This book "asserts that the origin and spread of languages must be examined primarily through the time-tested techniques of linguistic analysis, rather than those of evolutionary biology" and "defends traditional practices in historical linguistics while remaining open to new techniques, including computational methods" and "will appeal to readers interested in world history and world geography."
Translation and Nation: A Cultural Politics of Englishness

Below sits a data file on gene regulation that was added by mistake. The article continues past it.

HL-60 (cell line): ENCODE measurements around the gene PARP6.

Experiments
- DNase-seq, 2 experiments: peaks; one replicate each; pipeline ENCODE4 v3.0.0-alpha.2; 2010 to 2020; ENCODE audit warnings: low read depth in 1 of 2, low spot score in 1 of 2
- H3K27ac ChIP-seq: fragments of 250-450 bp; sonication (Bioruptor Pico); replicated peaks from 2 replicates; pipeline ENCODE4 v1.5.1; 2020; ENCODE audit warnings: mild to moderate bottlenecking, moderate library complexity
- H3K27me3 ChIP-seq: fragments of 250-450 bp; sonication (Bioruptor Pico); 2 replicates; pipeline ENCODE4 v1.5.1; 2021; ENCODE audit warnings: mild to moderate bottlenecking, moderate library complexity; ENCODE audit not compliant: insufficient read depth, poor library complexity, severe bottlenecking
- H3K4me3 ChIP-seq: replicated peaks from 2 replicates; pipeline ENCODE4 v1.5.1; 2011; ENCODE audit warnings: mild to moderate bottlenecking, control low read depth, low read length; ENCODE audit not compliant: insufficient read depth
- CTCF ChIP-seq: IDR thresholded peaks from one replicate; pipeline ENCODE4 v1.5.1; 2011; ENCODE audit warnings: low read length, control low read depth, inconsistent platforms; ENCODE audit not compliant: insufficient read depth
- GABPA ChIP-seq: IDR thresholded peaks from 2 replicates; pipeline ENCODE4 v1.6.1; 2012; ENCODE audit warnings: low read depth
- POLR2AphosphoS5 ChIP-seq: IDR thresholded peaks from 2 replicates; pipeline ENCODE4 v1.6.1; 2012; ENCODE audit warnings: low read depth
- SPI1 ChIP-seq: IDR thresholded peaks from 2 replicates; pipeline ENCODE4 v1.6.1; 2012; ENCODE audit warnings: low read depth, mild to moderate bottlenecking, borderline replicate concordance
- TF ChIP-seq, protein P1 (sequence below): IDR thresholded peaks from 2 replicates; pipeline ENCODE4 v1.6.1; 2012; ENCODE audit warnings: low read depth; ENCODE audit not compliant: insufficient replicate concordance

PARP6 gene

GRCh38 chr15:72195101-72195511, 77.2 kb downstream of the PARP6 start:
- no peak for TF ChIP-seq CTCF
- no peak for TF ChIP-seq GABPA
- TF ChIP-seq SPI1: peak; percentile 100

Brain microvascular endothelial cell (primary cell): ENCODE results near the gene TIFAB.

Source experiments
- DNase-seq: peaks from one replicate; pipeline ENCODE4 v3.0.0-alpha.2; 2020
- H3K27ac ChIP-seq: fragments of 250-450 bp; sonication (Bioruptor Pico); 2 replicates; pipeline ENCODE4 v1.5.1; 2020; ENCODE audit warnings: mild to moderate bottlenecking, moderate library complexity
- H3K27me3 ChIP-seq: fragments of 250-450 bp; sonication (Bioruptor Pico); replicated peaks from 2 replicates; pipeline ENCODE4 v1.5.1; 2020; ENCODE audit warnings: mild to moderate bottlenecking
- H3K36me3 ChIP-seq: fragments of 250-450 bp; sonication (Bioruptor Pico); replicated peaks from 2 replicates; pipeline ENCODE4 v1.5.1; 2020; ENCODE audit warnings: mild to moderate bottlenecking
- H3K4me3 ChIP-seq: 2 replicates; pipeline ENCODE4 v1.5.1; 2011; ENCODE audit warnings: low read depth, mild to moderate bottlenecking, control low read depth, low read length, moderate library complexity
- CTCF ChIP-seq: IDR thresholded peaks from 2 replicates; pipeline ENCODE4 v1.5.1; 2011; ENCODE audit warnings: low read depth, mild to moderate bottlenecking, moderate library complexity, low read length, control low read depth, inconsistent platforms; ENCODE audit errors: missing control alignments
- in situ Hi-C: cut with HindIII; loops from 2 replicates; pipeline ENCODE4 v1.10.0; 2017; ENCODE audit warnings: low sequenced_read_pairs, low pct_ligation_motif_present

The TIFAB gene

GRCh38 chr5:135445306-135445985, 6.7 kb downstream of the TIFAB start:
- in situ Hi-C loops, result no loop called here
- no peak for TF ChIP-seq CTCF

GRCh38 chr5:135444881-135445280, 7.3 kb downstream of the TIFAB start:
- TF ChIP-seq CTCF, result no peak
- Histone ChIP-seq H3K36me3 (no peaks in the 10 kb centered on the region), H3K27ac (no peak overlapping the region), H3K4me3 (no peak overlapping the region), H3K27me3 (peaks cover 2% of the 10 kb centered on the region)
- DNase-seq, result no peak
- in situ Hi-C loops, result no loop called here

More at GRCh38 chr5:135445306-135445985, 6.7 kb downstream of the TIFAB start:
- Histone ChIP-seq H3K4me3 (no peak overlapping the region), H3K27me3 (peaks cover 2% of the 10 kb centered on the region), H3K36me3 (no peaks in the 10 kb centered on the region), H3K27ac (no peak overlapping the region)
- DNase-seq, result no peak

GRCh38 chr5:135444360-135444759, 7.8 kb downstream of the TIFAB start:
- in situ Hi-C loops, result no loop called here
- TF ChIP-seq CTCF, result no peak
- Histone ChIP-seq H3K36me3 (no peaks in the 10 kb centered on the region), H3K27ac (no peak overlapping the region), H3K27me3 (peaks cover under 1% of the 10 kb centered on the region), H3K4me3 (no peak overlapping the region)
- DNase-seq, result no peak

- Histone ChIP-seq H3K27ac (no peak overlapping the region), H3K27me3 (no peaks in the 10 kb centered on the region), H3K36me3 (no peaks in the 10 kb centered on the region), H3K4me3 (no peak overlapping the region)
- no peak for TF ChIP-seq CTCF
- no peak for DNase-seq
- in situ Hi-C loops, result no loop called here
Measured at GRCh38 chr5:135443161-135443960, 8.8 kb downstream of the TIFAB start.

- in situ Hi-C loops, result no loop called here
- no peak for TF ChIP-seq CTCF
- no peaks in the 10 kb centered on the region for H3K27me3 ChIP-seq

In recent years the marginal position which has defined translators and their texts has come under increasing and sustained challenge. However, although translation and subjectivity has been thoroughly considered in terms of post-colonialism and post-structuralism, there are few discussions which focus specifically on the construction of 'Englishness' through vernacular translation. Using a range of theoretical approaches the five essays in this volume aim to realise such an understanding of translation by critically analysing the cultural and political implications of translation and the construction of English subjectivities at particular historical moments.